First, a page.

6. [READ MD) substantiation that the hearing loss is due solely to the job nose.
  7. The hearing loss must be 10% or more in some jurisdictions.

    [READ FULL STORY HERE]

Feeling Emotionally Attached to Work Leads to Improved Well-Being

No wonder I couldn’t keep working as a dishwasher!

I Heart My Job buttonBy WorkersCompensation.com
Elk Grove Village, IL

Workers who feel emotionally attached to and identify with their work have better psychological well-being, reports a study in the November Journal of Occupational and Environmental Medicine, official publication of the American College of Occupational and Environmental Medicine (ACOEM).

Efforts to increase affective organizational commitment (AOC) may lead to a happier, healthier workforce — and possibly contribute to reducing employee turnover, suggests the new research by Thomas Clausen of the Danish National Research Centre for the Working Environment, Copenhagen, and colleagues.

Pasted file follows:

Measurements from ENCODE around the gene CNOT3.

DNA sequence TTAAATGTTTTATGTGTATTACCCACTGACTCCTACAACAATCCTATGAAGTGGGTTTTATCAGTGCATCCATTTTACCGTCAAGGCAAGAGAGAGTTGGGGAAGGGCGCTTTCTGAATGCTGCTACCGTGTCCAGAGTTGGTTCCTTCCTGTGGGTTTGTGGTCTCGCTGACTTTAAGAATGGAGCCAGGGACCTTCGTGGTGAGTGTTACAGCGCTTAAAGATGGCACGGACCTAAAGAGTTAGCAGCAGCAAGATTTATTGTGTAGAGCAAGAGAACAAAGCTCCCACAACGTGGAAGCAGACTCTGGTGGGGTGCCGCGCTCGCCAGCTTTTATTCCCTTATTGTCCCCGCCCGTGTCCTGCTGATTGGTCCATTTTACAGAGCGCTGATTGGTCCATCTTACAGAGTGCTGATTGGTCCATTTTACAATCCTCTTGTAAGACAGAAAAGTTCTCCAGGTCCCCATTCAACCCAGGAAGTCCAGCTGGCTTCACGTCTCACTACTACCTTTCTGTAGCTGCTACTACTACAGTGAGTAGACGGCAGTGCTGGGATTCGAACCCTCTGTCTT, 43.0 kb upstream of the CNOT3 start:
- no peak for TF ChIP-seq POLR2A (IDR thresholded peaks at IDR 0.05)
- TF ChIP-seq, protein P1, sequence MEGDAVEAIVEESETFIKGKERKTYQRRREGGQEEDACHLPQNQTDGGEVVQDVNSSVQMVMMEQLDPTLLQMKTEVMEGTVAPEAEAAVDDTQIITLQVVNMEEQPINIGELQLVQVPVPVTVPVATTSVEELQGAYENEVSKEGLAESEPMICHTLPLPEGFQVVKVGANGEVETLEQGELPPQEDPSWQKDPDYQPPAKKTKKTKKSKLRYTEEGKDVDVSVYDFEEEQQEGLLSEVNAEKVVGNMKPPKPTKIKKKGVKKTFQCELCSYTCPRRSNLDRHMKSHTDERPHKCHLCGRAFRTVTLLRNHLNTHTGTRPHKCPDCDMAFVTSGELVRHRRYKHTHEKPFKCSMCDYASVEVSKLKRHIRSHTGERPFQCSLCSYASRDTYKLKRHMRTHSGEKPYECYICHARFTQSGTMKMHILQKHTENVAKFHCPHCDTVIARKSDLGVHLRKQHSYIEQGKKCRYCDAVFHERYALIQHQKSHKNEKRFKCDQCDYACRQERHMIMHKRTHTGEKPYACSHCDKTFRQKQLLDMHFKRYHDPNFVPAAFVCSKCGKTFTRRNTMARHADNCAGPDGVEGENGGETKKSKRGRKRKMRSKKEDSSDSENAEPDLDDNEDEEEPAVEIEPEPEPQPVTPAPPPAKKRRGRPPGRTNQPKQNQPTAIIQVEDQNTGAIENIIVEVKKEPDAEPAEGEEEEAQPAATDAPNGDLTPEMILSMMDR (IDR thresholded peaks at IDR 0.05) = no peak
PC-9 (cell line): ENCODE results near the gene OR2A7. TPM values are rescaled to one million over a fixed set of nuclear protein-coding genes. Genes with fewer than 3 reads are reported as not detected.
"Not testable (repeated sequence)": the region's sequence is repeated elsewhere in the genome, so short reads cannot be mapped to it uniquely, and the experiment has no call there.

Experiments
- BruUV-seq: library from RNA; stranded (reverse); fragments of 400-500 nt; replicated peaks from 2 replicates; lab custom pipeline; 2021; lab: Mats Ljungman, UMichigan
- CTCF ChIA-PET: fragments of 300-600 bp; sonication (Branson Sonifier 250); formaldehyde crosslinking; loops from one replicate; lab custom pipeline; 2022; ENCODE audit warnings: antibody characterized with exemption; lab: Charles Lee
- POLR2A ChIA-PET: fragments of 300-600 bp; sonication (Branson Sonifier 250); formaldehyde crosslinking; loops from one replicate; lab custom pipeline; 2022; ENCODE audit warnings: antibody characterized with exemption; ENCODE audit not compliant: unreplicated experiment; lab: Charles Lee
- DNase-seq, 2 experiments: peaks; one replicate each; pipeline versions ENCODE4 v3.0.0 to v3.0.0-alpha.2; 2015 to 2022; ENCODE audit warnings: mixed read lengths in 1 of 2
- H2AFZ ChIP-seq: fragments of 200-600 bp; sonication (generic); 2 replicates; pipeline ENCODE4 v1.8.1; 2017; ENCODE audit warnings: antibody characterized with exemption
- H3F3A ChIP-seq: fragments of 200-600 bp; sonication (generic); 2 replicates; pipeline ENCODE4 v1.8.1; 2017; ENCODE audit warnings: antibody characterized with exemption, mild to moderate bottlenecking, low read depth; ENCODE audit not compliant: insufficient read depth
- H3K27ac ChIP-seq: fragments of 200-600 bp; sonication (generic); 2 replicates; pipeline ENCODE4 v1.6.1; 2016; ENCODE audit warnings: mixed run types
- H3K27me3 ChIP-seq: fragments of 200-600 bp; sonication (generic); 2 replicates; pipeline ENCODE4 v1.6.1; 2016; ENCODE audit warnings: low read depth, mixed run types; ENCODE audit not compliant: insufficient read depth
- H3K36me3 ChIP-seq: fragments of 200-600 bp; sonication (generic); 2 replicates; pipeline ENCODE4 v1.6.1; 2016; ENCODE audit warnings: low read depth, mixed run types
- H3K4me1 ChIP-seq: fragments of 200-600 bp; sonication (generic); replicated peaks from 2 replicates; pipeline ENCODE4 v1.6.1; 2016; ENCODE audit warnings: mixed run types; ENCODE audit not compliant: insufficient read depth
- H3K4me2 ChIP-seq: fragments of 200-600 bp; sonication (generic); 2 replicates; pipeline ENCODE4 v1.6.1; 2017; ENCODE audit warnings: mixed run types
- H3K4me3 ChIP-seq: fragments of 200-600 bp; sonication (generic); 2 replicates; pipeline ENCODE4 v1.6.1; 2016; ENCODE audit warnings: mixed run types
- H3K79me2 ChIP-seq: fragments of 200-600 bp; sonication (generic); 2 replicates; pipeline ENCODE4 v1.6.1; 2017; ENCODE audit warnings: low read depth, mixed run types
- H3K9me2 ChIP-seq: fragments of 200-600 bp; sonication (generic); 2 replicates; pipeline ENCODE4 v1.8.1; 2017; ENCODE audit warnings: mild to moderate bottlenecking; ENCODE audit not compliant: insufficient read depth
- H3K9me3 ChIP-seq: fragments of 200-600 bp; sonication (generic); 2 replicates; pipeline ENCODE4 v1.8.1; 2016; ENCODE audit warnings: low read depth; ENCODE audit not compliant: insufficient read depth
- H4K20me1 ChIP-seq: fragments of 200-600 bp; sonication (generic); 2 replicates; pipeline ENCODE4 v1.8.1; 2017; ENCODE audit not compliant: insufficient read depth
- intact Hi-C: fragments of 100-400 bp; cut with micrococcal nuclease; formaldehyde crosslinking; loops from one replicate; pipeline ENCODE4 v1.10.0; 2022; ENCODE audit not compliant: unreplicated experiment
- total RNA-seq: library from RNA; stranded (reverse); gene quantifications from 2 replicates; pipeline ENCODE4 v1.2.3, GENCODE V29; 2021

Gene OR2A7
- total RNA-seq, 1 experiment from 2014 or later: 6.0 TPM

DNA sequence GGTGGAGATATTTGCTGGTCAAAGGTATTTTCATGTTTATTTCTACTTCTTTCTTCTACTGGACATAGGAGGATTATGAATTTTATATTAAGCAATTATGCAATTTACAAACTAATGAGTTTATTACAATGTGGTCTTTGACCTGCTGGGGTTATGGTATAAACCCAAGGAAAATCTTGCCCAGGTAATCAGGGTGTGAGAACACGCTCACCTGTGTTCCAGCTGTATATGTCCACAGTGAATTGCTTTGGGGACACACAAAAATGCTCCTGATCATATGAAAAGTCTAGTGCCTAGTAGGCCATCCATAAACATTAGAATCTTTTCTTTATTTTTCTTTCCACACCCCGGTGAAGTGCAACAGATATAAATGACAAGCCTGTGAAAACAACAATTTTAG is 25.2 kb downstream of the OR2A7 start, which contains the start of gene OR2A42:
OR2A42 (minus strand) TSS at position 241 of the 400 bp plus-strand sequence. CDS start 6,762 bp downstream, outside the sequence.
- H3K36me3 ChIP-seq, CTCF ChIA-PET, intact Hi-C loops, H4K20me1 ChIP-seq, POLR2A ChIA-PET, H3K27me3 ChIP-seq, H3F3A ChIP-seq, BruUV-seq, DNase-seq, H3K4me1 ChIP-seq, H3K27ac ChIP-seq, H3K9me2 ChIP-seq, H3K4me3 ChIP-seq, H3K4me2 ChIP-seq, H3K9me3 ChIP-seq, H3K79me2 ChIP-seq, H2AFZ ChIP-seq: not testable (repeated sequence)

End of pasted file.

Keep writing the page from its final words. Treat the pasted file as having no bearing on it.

Affective organizational commitment is defined as “the employee’s emotional attachment to, identification with, and involvement in the organization.” The new study looked at how AOC affected psychological well-being and other health-related outcomes in approximately 5,000 Danish eldercare workers, organized into 300 workgroups.

The results showed significantly higher well-being for employees in workgroups with higher AOC. Workgroups with high AOC also had lower sickness absence rates and fewer sleep disturbances, as reported by workers. Continue reading Feeling Emotionally Attached to Work Leads to Improved Well-Being

Video-Based CPR Training May Be As Valuable As Hands-On

Largest CPR training trial for families of at-risk patients shows success of low-cost teaching method
November 8, 2015
Source: University of Pennsylvania School of Medicine

Video CPR trainingUsing a video to train family members of patients at risk for cardiac arrest in CPR may be just as effective as using the traditional hands-on method with a manikin, according to new research from the Perelman School of Medicine at the University of Pennsylvania.

The findings suggest simplified and more cost-effective approaches may be useful for disseminating CPR education to families of at-risk patients and the general public. The results are being presented during the American Heart Association Scientific Sessions 2015.